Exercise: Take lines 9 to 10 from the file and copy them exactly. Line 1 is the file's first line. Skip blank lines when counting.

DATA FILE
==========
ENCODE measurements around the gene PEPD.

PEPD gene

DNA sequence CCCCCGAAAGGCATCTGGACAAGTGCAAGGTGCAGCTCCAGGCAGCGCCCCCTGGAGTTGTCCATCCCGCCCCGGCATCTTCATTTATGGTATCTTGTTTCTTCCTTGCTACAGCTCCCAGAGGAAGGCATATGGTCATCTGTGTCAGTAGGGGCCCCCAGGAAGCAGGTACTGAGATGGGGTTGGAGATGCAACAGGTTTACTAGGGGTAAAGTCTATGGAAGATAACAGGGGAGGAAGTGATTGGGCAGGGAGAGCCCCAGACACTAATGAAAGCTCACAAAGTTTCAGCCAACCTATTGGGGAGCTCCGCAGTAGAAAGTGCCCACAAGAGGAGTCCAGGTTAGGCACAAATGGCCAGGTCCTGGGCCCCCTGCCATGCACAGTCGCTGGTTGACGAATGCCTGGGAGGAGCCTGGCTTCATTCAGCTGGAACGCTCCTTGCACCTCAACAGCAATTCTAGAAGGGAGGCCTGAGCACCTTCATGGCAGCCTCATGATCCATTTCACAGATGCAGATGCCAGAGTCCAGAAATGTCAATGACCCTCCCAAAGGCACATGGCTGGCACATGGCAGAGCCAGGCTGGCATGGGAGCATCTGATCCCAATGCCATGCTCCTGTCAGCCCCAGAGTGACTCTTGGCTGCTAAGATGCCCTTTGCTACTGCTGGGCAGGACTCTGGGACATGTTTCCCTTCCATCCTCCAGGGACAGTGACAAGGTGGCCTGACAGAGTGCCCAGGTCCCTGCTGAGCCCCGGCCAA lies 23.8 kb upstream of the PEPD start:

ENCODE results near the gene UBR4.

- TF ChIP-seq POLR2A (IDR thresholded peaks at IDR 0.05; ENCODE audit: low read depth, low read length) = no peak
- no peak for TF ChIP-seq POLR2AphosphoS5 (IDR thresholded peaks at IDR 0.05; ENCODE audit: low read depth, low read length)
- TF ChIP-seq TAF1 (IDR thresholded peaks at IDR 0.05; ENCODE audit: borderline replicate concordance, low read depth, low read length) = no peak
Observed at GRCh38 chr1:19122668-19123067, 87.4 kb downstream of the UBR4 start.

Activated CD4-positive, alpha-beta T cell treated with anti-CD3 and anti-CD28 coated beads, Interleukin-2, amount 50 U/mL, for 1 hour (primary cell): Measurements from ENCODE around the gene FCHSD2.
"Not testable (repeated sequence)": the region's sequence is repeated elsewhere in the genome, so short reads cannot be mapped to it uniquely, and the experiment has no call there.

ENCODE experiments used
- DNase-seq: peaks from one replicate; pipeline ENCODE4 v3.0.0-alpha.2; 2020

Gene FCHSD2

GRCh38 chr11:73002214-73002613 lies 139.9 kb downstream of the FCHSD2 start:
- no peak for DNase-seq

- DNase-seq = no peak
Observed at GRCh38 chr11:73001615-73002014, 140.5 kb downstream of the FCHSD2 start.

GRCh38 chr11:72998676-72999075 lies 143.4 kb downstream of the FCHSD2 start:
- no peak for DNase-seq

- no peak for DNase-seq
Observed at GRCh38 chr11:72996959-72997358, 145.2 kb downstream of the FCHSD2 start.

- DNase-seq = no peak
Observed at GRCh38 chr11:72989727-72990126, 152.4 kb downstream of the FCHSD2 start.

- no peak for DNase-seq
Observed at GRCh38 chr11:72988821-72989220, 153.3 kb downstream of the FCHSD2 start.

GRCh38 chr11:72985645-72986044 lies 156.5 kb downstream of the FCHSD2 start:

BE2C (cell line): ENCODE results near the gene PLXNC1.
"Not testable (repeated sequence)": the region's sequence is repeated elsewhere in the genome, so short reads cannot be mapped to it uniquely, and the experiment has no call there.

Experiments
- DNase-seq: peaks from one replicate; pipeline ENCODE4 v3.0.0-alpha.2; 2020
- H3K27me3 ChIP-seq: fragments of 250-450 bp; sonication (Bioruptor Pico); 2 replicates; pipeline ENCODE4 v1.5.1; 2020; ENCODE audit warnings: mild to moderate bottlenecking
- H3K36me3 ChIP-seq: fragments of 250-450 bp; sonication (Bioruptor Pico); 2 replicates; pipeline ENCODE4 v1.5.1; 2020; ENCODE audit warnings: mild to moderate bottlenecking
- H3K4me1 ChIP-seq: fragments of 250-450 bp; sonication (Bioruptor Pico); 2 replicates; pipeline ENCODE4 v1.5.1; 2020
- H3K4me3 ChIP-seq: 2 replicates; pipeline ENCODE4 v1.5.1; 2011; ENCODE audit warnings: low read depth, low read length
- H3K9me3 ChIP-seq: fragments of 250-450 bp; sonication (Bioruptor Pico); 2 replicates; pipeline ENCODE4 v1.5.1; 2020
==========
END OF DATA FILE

Activated CD4-positive, alpha-beta T cell treated with anti-CD3 and anti-CD28 coated beads, Interleukin-2, amount 50 U/mL, for 1 hour (primary cell): Measurements from ENCODE around the gene FCHSD2.
"Not testable (repeated sequence)": the region's sequence is repeated elsewhere in the genome, so short reads cannot be mapped to it uniquely, and the experiment has no call there.